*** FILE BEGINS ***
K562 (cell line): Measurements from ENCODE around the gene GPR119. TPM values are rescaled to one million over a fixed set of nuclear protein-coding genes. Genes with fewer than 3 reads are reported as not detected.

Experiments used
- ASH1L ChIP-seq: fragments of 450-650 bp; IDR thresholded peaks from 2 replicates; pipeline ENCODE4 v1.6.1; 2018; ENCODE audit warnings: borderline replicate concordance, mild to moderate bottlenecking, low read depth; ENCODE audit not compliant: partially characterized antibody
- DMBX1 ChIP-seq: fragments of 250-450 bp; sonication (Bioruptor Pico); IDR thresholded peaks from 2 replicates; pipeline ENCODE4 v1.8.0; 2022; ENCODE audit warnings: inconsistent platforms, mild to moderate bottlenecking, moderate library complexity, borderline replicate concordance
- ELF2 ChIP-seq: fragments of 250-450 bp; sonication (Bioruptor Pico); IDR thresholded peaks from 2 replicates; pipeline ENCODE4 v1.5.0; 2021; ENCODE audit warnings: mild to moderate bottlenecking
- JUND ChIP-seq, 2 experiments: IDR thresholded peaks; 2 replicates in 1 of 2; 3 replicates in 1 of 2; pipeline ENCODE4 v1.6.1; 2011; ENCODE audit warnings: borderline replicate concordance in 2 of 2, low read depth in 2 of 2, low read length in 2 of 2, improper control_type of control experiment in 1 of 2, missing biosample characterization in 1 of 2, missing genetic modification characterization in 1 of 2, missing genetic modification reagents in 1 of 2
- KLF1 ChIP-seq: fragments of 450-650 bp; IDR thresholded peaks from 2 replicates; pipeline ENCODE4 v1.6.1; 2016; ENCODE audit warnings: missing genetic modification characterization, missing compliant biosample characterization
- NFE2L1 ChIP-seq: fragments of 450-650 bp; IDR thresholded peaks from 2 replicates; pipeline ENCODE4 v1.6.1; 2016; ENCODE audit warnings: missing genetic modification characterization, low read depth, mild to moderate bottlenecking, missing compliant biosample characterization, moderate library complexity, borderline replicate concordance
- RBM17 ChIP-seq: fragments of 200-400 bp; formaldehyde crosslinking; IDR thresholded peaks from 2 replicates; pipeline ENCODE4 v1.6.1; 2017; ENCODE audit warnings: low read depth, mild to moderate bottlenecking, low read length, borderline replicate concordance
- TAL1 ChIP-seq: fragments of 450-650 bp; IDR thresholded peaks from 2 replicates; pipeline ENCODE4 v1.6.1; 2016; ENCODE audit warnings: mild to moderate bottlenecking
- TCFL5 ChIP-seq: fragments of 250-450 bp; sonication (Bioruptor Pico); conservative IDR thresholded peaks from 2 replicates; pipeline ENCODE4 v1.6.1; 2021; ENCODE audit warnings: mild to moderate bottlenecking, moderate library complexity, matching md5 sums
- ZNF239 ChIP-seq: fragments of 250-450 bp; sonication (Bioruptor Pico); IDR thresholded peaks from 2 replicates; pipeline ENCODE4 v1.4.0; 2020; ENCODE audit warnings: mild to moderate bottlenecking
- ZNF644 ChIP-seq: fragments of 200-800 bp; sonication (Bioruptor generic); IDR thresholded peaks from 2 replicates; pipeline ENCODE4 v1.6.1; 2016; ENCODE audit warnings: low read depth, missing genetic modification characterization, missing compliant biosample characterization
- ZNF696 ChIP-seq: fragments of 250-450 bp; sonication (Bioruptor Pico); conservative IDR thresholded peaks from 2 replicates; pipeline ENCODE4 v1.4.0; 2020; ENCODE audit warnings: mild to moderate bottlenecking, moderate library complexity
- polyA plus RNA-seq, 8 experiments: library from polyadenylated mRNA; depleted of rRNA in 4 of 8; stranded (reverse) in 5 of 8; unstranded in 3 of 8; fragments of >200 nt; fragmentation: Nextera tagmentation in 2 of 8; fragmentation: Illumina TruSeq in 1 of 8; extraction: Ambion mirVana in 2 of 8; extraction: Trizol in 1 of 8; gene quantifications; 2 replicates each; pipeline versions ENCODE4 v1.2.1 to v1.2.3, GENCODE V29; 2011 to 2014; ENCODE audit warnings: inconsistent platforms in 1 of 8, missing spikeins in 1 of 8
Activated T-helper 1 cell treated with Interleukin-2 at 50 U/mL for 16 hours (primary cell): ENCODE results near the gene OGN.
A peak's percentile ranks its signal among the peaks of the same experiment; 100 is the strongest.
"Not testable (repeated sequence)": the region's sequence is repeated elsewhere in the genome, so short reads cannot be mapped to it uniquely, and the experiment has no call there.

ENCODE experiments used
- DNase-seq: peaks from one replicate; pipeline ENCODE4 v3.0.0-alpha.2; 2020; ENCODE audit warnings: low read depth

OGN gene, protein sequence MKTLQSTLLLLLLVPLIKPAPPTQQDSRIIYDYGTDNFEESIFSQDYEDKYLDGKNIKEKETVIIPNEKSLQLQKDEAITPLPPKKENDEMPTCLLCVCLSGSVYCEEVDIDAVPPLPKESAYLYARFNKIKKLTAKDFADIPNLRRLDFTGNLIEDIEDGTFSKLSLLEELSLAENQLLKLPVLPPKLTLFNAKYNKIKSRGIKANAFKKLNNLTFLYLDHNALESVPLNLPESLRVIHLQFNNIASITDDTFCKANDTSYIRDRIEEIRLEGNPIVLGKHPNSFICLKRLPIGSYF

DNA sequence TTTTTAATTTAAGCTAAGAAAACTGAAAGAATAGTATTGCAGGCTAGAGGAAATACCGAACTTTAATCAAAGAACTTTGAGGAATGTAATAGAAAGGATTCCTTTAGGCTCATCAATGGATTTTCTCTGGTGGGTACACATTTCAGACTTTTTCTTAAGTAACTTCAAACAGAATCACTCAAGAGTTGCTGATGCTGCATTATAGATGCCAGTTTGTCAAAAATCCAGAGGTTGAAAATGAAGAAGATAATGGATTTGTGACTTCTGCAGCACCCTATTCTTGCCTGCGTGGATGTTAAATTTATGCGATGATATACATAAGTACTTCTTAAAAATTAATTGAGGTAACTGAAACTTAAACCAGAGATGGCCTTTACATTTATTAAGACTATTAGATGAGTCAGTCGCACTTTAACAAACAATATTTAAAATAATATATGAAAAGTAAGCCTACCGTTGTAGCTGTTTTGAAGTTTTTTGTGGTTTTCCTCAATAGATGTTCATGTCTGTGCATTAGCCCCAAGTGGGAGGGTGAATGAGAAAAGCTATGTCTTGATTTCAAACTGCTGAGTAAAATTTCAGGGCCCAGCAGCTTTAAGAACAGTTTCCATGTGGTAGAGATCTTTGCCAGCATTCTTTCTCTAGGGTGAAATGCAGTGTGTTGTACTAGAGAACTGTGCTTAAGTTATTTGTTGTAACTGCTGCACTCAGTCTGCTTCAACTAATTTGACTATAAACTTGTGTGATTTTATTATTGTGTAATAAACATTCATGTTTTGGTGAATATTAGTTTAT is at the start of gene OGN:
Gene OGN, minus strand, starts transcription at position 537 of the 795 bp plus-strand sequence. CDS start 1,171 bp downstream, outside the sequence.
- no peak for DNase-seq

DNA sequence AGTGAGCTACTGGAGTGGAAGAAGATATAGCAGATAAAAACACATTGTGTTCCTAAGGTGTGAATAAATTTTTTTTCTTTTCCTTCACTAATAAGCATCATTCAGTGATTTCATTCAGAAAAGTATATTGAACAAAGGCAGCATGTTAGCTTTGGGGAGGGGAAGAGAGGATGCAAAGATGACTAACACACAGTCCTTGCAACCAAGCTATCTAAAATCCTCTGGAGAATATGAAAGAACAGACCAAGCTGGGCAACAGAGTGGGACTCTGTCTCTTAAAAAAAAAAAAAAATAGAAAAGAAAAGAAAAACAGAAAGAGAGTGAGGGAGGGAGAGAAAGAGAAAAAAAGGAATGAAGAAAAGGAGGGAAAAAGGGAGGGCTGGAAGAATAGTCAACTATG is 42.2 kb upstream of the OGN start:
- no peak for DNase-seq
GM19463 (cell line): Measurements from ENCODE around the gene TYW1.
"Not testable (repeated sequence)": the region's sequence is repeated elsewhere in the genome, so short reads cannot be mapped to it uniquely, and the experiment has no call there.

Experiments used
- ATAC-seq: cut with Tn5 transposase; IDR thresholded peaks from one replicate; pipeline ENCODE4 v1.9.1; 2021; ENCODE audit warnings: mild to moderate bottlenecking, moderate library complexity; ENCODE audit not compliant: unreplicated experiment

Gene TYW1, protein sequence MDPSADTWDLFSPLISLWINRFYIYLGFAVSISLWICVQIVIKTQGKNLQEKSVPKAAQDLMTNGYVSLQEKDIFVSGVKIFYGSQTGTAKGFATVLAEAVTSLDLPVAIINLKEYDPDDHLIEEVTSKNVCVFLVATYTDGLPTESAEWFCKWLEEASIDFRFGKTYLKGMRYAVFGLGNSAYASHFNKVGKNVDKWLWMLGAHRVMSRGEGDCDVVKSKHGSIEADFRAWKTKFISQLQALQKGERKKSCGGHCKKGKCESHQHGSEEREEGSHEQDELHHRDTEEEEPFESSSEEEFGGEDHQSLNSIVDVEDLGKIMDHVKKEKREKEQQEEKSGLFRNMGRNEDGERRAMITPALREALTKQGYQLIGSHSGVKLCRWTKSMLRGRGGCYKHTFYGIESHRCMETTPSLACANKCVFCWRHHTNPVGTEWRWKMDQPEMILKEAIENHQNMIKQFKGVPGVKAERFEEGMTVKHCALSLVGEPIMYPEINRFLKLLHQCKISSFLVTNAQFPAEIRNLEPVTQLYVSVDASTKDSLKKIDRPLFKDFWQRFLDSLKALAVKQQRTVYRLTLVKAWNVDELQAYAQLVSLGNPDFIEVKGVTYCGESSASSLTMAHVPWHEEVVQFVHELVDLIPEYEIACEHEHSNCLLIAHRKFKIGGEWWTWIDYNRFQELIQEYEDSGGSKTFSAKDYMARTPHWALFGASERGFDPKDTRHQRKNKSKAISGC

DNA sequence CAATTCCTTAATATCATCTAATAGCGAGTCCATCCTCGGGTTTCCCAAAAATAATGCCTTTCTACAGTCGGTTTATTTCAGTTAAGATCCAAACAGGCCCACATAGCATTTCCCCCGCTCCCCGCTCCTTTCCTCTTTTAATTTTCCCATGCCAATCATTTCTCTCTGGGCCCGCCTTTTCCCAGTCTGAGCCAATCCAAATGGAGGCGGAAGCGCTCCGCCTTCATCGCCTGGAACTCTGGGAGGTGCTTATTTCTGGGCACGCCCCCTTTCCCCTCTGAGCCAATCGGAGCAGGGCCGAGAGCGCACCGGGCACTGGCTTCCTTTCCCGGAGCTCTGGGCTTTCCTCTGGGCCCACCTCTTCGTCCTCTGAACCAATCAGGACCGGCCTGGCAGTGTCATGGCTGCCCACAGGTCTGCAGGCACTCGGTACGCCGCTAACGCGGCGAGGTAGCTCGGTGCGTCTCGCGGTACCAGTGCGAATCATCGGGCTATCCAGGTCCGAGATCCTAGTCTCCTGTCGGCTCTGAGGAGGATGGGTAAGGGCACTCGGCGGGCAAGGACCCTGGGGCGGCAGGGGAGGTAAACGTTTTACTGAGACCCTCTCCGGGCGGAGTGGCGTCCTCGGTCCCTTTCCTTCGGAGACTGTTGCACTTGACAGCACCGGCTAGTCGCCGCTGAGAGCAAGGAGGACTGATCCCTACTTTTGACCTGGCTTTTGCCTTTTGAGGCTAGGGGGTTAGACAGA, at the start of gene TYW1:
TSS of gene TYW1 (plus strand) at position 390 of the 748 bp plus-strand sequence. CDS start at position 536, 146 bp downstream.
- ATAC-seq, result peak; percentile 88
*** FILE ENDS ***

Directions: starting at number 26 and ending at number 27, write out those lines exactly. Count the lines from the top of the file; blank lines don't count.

- no peak for DNase-seq
GM19463 (cell line): Measurements from ENCODE around the gene TYW1.